Being injured in an accident is a scary thing--and, for many people, trying to determine their legal rights can be scarier still. This needn't be the case, however. If you have been injured in an accident and are considering pursing a personal injury case, read on. This article will provide answers to three commonly asked questions about personal injury law.
Do I have a legitimate personal injury case?
There are two basic criteria for building a successful personal injury case: fault, and extent of injury. First, there must be fault involved. For instance, say you were rear ended while waiting at a red light. In this case, there can be no question that the other driver was at fault. Of course, establishing legal fault isn't usually such a cut and dry procedure. Rather, fault is often established through proof of negligence. To prove negligence, there are four legal elements that must be involved:
Yet even if negligence can be established, in order for a case to be worth pursuing, the second criteria--the extent of the injury--must also be considered. This requires consultation with a doctor, who will make a reasonable assessment of your injuries, while taking any pre-existing conditions into consideration as well. Whether or not you have a strong case has just as much to do with the doctor's medical evidence as with the presence of fault.
What role will I play in the case?
It is important to realize that you will play a large role in the case. This doesn't mean that you need to start learning the ins and outs of the law--that's what your lawyer is for, after all. But it takes more than accident and medical records to build a compelling case. Just as important is your ability to convey the impact of the injury on a personal level.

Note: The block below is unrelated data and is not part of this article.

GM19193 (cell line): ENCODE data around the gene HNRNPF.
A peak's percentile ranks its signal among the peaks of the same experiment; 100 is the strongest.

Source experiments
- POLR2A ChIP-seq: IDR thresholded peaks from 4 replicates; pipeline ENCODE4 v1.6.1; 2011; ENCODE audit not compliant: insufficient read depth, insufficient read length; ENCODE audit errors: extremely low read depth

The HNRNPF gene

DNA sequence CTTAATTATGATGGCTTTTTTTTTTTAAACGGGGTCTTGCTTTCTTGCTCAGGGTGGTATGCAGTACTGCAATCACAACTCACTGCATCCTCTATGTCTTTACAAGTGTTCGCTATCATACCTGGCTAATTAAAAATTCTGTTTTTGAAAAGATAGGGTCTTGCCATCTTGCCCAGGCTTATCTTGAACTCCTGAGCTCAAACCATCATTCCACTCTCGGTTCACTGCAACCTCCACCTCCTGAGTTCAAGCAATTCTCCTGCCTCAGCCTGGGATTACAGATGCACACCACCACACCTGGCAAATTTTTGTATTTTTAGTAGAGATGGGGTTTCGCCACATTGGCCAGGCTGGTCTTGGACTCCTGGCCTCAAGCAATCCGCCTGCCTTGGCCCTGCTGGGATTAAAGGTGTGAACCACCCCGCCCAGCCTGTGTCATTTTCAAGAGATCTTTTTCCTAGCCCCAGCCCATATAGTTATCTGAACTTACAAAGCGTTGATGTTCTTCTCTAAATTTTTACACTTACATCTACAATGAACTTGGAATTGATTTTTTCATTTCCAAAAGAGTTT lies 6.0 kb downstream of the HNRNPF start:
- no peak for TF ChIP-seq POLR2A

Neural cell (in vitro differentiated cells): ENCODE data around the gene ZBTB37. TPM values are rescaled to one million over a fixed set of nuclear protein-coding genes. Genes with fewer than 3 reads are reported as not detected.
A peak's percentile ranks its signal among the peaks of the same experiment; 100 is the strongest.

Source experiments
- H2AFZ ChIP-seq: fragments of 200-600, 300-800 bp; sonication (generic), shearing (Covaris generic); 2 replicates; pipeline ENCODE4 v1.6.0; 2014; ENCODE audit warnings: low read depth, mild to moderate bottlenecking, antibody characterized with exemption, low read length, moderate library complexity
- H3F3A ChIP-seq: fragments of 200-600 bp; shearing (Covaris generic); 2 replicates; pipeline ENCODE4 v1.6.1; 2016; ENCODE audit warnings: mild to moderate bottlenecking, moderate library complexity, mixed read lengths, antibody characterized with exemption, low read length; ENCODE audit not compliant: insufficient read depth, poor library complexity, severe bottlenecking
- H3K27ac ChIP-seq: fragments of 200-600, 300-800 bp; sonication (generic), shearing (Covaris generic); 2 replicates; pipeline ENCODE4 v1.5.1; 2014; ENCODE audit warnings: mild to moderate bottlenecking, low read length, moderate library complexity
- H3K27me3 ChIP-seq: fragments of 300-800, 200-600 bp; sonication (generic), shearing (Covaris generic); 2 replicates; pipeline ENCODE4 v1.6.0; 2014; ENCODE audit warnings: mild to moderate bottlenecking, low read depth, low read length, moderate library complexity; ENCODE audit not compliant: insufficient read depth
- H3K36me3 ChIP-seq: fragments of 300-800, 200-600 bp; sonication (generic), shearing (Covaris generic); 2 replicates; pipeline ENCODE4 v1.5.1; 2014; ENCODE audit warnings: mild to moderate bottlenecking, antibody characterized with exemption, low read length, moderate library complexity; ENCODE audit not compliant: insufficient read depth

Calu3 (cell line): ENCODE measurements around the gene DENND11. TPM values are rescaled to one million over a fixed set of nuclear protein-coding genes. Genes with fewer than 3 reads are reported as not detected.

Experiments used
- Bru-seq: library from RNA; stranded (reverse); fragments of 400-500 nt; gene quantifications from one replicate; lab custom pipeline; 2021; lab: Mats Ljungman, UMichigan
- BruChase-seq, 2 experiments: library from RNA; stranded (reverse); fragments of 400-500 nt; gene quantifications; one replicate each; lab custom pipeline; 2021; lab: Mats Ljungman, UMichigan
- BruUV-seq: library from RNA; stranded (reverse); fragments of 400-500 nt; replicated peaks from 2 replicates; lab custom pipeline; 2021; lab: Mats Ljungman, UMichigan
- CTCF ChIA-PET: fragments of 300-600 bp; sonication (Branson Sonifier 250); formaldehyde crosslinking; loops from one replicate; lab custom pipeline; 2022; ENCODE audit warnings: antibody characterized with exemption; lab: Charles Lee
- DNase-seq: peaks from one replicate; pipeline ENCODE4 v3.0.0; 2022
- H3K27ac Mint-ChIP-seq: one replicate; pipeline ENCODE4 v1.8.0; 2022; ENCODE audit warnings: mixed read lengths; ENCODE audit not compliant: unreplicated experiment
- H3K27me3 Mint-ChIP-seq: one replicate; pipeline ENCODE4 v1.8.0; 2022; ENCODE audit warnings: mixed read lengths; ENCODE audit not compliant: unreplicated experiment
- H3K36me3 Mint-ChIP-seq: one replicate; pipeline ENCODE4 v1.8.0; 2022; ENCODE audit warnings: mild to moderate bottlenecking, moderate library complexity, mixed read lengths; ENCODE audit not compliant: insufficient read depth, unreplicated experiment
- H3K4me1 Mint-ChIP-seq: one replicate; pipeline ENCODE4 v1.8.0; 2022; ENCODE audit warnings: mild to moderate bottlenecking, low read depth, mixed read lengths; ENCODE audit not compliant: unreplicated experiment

Many personal injury cases end up being resolved out of court. Yet it is still important to think in terms of how a jury would respond to your case. Remember that a case is not just facts--it is also the story that gets told about those facts. The sincerity with which you present yourself will go far in determining how a jury responds to your case.
What should I bring with me to the first consultation?
When meeting with a personal injury attorney for the first time, be sure to bring anything at all that you think may be relevant to the accident. If you are calling a lawyer soon after your injury, you may not have a copy of the accident report yet, but if you do, be sure to bring it. Likewise, if you have been involved in an automobile accident, bring a copy of the information you obtained from the other person. And if you have already been to see a doctor about your injury, bring any medical reports about your treatment--as well as your medical bills.
Finally, bring along a copy of your own insurance policies. Your attorney, like one from Lerner, Piermont & Riverol, P.A., will be able to read through these and help to explain what sort of protection they can afford you. For instance, many people involved in automobile accidents are surprised to learn that they can collect medical payments coverage from their own policy, in addition to what they receive from the other party's insurance policy.
After you are involved in a serious car accident, you might feel confused about what to do next. In order to feel like yourself again, you might be tempted to try to go about your daily activities, only to come across loads of challenges. In addition to focusing on your own recovery, you might also be left wondering what to do about medical bills, pushy insurance adjusters, and annoying family members. However, the right lawyer can help you to find your way. My name is Dan, and I know firsthand how difficult it can be to recover from a bad injury. Read my website to learn how proper legal representation can simplify your journey.